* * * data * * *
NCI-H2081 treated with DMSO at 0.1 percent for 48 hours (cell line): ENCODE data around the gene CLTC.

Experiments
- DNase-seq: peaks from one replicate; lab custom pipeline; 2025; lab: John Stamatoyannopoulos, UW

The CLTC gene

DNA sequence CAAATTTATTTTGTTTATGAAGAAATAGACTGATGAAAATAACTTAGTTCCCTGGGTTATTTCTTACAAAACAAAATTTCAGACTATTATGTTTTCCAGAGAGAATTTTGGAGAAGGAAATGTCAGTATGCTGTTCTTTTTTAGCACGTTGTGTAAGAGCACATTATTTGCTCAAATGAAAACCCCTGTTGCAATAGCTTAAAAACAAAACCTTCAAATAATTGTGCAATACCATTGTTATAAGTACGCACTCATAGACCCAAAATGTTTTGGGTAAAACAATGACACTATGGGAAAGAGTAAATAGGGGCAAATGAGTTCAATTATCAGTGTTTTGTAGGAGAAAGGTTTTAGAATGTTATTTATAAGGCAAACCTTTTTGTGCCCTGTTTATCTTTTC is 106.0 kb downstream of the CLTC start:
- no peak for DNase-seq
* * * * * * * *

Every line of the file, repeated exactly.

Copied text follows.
NCI-H2081 treated with DMSO at 0.1 percent for 48 hours (cell line): ENCODE data around the gene CLTC.

Experiments
- DNase-seq: peaks from one replicate; lab custom pipeline; 2025; lab: John Stamatoyannopoulos, UW

The CLTC gene

DNA sequence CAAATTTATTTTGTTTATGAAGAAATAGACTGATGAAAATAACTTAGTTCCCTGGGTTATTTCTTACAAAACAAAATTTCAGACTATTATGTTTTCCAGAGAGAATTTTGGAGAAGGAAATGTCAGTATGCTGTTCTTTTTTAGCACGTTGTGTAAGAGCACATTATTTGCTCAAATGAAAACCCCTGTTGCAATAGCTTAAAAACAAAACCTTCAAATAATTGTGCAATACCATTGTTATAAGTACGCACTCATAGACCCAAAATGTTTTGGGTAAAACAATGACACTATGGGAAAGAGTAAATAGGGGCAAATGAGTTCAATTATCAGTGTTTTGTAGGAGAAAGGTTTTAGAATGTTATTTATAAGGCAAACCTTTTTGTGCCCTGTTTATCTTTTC is 106.0 kb downstream of the CLTC start:
- no peak for DNase-seq